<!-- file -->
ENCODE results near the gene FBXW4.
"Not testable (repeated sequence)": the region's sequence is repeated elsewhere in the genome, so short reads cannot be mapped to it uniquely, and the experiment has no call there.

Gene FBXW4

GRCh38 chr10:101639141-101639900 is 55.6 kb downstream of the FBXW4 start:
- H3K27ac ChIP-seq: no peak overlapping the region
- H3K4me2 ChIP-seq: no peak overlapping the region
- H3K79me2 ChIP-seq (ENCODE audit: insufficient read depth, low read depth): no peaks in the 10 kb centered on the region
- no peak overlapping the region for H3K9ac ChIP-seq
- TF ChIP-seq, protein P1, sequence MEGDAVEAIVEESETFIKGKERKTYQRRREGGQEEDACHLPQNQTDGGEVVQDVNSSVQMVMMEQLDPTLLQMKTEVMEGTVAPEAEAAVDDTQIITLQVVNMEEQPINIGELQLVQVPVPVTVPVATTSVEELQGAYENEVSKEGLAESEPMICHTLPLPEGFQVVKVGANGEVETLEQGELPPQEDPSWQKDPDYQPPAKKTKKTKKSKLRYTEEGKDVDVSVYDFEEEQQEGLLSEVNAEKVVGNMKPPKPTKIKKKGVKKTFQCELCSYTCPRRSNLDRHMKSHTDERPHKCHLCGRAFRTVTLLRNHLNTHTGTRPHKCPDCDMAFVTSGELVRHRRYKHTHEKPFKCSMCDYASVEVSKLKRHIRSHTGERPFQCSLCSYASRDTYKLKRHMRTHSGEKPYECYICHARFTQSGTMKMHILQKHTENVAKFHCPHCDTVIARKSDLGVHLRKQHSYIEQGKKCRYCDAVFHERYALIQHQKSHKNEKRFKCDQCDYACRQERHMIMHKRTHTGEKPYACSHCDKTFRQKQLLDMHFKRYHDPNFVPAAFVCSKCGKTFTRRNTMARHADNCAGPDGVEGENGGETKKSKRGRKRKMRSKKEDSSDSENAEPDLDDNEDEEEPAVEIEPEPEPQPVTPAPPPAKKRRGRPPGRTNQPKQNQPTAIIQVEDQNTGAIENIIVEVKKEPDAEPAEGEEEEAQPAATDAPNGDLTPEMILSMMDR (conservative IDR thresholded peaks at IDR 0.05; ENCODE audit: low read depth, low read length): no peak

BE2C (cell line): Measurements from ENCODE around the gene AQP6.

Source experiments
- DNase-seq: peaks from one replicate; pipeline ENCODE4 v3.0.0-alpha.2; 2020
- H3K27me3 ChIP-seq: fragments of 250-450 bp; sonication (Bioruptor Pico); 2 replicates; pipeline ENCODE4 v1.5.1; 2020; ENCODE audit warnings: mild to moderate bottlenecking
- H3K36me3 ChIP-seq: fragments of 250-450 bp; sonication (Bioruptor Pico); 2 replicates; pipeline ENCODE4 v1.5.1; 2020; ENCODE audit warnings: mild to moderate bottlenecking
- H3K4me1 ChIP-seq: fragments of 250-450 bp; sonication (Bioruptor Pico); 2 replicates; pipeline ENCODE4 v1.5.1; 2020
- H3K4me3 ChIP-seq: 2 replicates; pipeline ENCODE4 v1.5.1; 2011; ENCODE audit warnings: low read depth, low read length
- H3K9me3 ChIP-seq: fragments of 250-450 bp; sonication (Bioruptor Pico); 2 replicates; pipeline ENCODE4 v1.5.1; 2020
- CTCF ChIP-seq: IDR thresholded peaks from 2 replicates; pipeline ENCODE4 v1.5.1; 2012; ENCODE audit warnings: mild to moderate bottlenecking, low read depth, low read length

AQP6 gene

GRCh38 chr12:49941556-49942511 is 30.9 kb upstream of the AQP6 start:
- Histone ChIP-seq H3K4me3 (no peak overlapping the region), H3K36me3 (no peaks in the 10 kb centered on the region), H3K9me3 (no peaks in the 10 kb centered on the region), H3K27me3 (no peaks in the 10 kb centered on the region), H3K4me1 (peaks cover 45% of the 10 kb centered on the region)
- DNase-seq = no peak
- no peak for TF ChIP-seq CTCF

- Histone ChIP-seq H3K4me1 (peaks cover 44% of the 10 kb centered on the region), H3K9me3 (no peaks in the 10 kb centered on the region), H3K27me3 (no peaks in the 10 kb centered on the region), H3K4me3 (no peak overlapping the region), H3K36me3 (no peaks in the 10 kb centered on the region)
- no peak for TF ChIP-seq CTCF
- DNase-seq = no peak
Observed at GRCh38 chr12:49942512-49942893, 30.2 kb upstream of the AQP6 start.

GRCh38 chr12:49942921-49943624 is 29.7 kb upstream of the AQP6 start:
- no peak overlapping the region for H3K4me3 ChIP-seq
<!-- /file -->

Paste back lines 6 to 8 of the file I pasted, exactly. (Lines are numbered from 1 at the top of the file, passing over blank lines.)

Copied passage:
- H3K4me2 ChIP-seq: no peak overlapping the region
- H3K79me2 ChIP-seq (ENCODE audit: insufficient read depth, low read depth): no peaks in the 10 kb centered on the region
- no peak overlapping the region for H3K9ac ChIP-seq